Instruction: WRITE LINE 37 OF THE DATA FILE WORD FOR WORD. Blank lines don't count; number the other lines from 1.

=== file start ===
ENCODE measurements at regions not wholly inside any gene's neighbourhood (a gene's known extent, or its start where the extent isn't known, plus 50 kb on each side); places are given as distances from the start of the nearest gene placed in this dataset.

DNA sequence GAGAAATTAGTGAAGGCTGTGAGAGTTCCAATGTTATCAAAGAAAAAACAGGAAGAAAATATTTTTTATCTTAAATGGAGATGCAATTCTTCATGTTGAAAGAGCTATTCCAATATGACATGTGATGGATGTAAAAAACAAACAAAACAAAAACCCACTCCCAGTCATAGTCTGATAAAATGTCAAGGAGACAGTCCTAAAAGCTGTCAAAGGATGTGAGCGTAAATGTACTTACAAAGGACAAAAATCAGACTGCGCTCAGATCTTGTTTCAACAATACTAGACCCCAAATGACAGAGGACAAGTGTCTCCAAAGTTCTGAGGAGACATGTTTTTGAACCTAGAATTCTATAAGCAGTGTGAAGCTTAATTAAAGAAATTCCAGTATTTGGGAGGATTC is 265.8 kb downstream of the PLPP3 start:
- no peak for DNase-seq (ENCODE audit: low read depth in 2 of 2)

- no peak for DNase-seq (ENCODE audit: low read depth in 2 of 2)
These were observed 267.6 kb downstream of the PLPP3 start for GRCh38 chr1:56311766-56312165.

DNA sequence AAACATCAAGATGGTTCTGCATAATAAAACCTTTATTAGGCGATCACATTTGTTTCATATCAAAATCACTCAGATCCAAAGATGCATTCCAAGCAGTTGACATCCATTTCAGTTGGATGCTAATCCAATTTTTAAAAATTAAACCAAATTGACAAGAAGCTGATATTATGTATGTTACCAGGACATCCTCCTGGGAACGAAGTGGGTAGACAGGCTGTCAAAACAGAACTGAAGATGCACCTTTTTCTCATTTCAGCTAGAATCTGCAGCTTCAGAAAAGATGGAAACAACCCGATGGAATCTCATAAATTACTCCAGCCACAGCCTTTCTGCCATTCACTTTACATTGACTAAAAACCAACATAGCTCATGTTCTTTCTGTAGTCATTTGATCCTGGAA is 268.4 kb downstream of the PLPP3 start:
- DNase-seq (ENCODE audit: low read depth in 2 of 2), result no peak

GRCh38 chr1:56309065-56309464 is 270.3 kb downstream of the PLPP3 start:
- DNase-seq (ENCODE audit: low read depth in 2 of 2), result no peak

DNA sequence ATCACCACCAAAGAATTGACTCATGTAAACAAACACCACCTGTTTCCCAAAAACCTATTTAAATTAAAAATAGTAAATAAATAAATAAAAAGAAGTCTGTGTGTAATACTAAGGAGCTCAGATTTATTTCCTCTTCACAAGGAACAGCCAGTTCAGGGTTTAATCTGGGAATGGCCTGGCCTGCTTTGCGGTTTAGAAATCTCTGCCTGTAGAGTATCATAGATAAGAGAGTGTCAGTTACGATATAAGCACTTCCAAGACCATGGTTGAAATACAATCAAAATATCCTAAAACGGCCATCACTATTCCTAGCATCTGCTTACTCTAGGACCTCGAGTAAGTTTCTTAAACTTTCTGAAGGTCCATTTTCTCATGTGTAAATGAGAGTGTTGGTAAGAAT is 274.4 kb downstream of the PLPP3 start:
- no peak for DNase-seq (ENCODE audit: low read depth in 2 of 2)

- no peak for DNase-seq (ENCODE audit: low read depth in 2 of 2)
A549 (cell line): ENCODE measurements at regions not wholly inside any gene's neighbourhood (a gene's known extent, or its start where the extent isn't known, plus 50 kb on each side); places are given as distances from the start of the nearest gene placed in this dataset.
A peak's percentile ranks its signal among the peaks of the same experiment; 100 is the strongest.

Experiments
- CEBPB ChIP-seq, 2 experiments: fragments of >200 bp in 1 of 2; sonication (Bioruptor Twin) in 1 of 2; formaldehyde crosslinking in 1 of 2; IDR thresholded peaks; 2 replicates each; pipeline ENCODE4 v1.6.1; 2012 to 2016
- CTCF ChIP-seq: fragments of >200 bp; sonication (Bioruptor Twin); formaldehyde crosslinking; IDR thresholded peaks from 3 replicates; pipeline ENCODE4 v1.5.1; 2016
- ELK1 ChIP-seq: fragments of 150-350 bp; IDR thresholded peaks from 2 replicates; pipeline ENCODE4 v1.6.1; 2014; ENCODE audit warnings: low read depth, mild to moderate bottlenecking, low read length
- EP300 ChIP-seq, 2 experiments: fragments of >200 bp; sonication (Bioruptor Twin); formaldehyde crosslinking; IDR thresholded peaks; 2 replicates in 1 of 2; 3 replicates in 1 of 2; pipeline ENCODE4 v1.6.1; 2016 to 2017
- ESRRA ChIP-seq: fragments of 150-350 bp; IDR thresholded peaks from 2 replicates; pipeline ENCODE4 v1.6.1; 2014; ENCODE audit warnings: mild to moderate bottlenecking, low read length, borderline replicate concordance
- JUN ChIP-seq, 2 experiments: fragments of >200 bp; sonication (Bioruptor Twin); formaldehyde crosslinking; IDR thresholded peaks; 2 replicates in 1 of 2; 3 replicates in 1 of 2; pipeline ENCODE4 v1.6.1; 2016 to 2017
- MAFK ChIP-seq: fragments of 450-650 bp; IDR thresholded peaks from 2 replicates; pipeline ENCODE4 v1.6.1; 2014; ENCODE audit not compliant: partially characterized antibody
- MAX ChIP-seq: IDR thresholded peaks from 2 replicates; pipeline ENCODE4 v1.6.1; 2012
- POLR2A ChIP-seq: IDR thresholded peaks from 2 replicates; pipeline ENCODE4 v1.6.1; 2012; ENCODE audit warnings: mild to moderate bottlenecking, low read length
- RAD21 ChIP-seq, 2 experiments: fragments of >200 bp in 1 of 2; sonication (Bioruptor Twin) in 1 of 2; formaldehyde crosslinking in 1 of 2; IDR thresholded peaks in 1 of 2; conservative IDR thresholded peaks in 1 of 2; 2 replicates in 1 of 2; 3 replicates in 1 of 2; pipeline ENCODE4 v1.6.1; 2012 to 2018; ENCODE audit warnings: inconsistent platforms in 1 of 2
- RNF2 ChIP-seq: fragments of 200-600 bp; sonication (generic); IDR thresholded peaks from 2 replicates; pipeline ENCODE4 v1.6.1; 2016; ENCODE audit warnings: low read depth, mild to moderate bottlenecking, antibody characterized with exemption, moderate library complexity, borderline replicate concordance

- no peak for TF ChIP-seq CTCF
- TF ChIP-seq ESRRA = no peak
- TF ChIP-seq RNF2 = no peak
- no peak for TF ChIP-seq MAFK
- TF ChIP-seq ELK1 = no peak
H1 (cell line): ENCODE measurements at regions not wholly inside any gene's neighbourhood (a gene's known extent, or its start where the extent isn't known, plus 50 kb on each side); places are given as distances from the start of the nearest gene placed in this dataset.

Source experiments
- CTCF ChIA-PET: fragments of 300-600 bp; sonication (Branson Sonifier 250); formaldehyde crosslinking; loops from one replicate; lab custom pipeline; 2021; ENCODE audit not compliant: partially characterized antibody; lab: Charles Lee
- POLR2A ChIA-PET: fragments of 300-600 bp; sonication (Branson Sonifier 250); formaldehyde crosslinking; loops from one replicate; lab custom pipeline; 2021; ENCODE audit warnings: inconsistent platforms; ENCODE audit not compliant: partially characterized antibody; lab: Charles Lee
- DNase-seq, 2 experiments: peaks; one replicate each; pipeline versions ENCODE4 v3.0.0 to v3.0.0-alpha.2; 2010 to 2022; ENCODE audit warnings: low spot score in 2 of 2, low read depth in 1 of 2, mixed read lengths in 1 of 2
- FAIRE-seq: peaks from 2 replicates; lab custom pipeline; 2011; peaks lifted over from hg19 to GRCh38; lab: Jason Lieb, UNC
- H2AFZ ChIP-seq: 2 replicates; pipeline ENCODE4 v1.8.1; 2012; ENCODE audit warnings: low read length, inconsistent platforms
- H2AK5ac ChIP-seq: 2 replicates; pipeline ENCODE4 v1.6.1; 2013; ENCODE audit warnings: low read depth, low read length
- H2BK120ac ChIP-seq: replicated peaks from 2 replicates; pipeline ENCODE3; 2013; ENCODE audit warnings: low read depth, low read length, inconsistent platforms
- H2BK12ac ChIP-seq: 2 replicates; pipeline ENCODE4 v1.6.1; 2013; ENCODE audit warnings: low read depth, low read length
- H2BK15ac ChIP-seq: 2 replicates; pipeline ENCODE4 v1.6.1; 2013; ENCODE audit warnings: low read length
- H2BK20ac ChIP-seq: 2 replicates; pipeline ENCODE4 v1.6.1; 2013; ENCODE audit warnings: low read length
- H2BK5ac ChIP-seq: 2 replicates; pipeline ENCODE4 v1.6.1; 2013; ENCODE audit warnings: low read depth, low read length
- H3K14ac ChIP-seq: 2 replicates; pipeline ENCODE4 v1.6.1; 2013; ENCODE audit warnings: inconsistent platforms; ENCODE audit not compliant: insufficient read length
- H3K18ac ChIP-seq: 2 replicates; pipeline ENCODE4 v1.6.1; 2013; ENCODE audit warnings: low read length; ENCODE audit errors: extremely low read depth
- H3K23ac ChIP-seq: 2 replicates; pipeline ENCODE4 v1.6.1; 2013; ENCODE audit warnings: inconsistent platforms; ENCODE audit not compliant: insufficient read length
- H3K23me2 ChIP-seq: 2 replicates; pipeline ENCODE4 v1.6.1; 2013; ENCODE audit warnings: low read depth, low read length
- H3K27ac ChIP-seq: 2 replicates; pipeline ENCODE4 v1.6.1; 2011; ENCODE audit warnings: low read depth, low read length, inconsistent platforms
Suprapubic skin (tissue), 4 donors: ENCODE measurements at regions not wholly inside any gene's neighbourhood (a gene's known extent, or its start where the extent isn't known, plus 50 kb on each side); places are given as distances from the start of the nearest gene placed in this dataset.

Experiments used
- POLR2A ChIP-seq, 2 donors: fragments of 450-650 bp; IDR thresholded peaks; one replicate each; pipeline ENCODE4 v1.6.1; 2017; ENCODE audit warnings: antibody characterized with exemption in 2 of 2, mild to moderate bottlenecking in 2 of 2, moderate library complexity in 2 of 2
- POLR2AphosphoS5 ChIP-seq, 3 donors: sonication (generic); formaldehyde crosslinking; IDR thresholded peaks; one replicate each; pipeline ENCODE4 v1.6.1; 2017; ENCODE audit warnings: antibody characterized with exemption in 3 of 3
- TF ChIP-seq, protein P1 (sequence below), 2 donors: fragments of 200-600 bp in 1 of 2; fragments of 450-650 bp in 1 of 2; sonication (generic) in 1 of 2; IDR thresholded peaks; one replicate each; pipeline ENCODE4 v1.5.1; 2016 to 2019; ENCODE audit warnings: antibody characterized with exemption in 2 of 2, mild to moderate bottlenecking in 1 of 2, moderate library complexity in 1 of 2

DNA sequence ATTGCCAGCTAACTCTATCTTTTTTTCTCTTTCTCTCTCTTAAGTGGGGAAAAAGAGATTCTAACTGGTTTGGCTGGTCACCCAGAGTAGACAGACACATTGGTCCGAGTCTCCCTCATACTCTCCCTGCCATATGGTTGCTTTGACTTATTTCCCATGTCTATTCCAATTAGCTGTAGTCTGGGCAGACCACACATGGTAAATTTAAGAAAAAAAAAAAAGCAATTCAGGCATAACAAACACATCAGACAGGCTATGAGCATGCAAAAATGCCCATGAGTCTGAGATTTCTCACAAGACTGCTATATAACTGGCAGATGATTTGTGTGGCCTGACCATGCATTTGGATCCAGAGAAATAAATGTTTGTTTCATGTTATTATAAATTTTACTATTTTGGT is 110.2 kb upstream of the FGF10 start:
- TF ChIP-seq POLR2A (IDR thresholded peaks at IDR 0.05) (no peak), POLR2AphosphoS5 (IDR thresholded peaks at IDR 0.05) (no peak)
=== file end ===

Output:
- FAIRE-seq: peaks from 2 replicates; lab custom pipeline; 2011; peaks lifted over from hg19 to GRCh38; lab: Jason Lieb, UNC